Elder Centeno (AP) and I went to Golfito to do baptismal interviews. Centeno interviewed Stephanie, and I interviewed Virginia. I was supposed to interview Virginia’s husband Randall as well but there son had to go to the hospital because scissors fell in his eye. In the end he got sent to the hospital in San Jose, and since Virginia didn't have money to go, she was crying, because her son could lose his eye. In the end the AP's took her to San Jose in their car the next day. Their son is going to be OK. They wanted to return quickly to be baptized on Saturday as was planned, but since their son had a surgery on Monday, they have wait until this Saturday to be baptized. While they were in San Jose President took Randall and Virginia to the Temple, which made them want to rush home and be baptized as quick as possible. This week they will finally be able to do that. They were investigators in Larita when I was in Cariari, so they’ve been waiting a long time.

On Thursday the AP's (Assistants to the President) left and Elder Thomas from San Vito came to do divisions with me. When he arrived we immediately left towards 'Puerto Jimenez'. After the 3-hour bus ride we arrived. Pte. Conejo (President) picked us up and drove us around taking us to different references and inactive houses. After a few lessons, he took us back to his house, where his wife had prepared lunch for us. After lunch we went around with the whole Conejo family making more visits on the outskirts of 'Puerto Jimenez' and in 'La Palma'. We then went to Ronald and Lilibeths house in 'Centro Jimenez'. Afterwards Elder Thompson and I went to a member’s house and helped him prepare the talk that he had to give on Sunday. Then we went to the weekly Noche de Hermanamiento (Brotherhood Night) activity, that the 'Puerto Jimenez' Group has every week. We watched The Restoration video but at first the DVD wasn’t working so we sang hymns about the first vision while we waited for Ronald (who is a big tech guy) to fix the technical problems. There were some nonmembers at the activity as well so we aprovecharred *Ü* New word??? (took advantage) and my comp and I explained a little bit and shared powerful testimony about the first vision. It was a great experience and in the end we saw the movie and had a great night.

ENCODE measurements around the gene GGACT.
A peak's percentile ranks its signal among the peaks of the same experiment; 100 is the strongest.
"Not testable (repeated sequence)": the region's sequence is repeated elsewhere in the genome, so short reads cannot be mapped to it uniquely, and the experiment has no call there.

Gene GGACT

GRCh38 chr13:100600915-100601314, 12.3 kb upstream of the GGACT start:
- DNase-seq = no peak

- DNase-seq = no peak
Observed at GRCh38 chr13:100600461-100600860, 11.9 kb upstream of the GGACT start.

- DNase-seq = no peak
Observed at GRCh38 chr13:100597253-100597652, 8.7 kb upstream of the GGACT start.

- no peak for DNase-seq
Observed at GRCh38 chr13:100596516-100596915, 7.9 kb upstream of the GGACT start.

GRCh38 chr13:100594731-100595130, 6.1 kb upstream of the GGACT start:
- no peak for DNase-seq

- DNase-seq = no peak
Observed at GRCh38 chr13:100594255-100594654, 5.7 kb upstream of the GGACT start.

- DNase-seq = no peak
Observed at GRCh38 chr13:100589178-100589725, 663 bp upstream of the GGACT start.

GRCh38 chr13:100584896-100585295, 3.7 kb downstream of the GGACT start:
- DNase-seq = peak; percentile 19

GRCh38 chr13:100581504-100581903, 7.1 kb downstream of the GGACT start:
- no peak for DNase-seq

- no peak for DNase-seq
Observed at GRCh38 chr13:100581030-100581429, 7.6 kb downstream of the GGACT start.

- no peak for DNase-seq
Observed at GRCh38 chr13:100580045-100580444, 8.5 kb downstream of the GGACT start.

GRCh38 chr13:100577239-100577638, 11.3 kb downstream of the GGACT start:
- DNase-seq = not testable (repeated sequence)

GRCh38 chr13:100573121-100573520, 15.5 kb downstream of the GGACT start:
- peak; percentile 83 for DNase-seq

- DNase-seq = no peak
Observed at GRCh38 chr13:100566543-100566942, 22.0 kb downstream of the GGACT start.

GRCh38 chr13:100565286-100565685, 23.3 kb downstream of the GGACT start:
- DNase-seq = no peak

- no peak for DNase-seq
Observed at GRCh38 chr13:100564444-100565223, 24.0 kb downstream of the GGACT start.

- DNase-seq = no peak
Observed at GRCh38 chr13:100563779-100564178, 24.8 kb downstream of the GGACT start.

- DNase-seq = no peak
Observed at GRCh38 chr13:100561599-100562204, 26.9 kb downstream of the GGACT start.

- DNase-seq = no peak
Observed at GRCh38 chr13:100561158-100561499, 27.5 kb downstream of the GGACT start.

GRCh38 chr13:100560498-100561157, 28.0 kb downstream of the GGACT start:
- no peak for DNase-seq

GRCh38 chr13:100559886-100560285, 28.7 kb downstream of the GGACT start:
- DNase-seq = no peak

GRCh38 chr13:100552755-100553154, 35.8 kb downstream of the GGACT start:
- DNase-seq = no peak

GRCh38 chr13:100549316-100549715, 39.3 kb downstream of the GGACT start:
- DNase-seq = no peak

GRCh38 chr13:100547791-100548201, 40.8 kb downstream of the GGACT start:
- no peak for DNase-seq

Early (5am) Friday morning, Elder Thomas and I returned to 'Rio Claro'. We worked there the whole day, I think. I can’t remember what we did exactly. *Ü*

On Saturday morning my companion Elder Galarza returned from divisions from San Vito and Elder Thomas went back to his area. After Elder Galarza arrived we had to go to the Church to give our weekly English and Guitar classes. This time more people arrived for English, but it was complicated to teach because everyone was at different levels. Before the classes started we started to prepare everything for Esteffany's baptism that we were going to have at 2:00 pm, and we started to fill up the baptismal font. We soon realized however that there were going to be complications. First of all, barely any water was coming out of the faucet in the font. Secondly there was nothing to cover the drain hole. We plugged the hole with plastic bags and a big rock and that worked, but there still was barely any water coming out of the faucet. After classes we saw that at the rate it was filling up, it would never be ready in time. We had to act fast so we asked the neighbors if we could pay them for water, and they agreed. We started filling up buckets of water at the neighbor’s house and carrying them to the church and pouring them into the font. After sweating a lot and pouring many buckets of water into the font, we realized that it would be easier and faster if we brought the neighbors’ hose over the church fence and tried to fill it up like that. We stuck one end of the hose in a huge bucket of water the neighbors had, and the other end (The hose wasn’t long enough) we attached another hose to it and used the suck the hose technique to get water going from the big bucket (balde) through the hoses and to the font. It worked, but just as before, there wasn’t enough water because as the water transferred from one hose to another, it was leaking water and pressure. In the end we used one of the hoses attached on one end to the big bucket of water, and the other end filling up the buckets inside the church grounds. As the buckets were filled we just carried them inside, and dumped the water into the baptismal pila (font), and we were able to fill up the font just in time for the baptism. *Ü*